My Edible Garden

I've been gardening for most of my life and have been a devoted fan of organic gardening the whole time. It just makes so much more sense to work in harmony with Mother Nature than to fight her. Besides which it is better for the planet and better for our bodies. Here you can see what I'm planting and harvesting, with gardening hints and resources thrown in for good measure.

Sunday, August 21, 2011

Flowers in Italy

Early morning shadows
I'm having a lovely time in Italy. We spent 3 days around Perugia, staying just outside the town at a bed and breakfast called Agritourismo San Fellissimo. There are more photos on my art blog of other places, The Artist's Way.

The swimming pool on the terrace

San Fellissimo

Begonias near the stairs


Elise meditates in the early morning light

The pergola near the swimming pool

potato vines in bloom


Saturday, August 13, 2011

Of Record Keeping and Stone Walls

It is always a good thing to keep records of your garden from year to year. I haven't been so good the last couple of years, but in the past I have filled large binders full of plot plans, crop rotations, old seed packets, photographs, plant lists, planting times and harvest records. All of these bits of information really help me plan what, where, when and even how to plant next year.

I designed this binder to be completely customizable. You can change any of the text and pictures to personalize it to your garden. Add in your own page protectors, photo sheets and journal pages and you'll have a record of this year's garden for years to come.

I've finished up the last bag of cement that I had so I'm done with that until I come home from vacation in September. I still have quite a ways to go on this wall and when I finish this area I have to start on the other side of the crossing. That storm July 4th caused a lot of erosion on the other side. Perhaps I'll get a picture of it tomorrow.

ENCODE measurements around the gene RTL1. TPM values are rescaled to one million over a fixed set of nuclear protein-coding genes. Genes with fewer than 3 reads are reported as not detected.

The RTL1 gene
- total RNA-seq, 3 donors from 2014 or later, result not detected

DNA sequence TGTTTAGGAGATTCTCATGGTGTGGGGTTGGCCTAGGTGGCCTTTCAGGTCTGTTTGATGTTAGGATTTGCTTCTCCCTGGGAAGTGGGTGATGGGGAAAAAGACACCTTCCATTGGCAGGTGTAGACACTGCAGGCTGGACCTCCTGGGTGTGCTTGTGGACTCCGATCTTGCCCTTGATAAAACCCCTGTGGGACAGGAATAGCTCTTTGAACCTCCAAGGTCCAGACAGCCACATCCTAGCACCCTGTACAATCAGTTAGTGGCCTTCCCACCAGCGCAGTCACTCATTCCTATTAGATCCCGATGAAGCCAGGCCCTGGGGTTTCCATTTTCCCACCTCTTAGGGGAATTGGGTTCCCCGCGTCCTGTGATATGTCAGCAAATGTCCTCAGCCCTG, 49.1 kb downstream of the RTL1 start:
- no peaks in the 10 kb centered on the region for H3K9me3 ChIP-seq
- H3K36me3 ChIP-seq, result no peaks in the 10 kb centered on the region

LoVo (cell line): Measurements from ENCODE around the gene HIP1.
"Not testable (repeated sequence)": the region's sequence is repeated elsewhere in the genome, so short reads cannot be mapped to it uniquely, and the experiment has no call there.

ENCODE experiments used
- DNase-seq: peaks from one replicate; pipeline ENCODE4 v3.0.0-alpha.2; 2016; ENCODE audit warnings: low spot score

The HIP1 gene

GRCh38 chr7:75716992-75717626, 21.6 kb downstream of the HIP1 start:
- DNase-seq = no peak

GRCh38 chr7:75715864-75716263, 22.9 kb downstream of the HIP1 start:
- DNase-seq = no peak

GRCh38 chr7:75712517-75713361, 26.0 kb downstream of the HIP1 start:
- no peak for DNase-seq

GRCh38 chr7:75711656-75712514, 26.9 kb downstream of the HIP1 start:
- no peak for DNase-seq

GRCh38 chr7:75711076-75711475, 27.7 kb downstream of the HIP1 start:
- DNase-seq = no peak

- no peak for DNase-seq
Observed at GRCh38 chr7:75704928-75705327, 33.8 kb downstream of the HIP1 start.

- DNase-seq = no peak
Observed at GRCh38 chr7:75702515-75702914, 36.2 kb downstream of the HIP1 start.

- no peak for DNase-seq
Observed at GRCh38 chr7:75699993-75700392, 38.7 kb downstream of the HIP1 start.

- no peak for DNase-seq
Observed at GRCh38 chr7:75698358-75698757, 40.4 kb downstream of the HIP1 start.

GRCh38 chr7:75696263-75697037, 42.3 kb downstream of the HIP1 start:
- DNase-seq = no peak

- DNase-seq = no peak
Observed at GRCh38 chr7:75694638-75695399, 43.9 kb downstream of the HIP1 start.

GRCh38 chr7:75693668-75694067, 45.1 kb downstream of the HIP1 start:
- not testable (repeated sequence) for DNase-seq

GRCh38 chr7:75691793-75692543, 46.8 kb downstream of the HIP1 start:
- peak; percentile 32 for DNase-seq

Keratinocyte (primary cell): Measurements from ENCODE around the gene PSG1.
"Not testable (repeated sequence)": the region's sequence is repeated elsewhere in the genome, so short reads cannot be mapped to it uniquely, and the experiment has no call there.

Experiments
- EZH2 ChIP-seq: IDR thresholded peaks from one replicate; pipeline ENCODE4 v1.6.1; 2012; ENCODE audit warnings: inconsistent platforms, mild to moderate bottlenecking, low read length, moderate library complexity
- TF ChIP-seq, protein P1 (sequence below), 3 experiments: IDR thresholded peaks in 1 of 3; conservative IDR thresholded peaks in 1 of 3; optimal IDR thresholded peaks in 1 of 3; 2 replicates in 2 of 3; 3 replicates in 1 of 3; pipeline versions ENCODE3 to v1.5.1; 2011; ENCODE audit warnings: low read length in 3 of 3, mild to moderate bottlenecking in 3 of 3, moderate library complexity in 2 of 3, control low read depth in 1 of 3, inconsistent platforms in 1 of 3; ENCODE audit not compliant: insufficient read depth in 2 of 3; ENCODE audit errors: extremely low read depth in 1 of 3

Sunday, August 7, 2011

Beets, Carrots, Rocks

Beet Seedlings, Aug 7, 2011
Well the beets and the carrots are up, wow in only a week, that is probably a record breaker for carrots!
carrot seedlings Aug 7, 2011

More work on the rock walls around the culvert in the creek. I have about enough cement left to make one more batch and then I'm done until I come home from vacation in September.

I tried to do that last batch this morning but it just got too darn hot. Now there are thunder grumbles so I suppose I should just go ahead and clean up and do something else for the afternoon.

rock walls from above

Walls from above and to the side
walls and culverts in the creek
I did spend some time this morning after it got too hot to write an article about how you can build your own green home, with lots of links to introduce folks to all the different alternative building materials and techniques, including passive solar and underground houses.You can read it at Build Your Own Green Home

Thursday, August 4, 2011

Wednesday, August 3, 2011

Hard Rock Labor

I've been working on getting the retaining walls built around the culverts the last couple of days. Here's where I left off this morning.

The warm weather and light showers have really been helping the garden grow. Here are the beans and the potatoes.

This gourd vine has been growing almost 2 inches a day! At the base of the trellis are Heavenly Blue Morning glories. I just love them. By the time I come home from vacation they may be in bloom.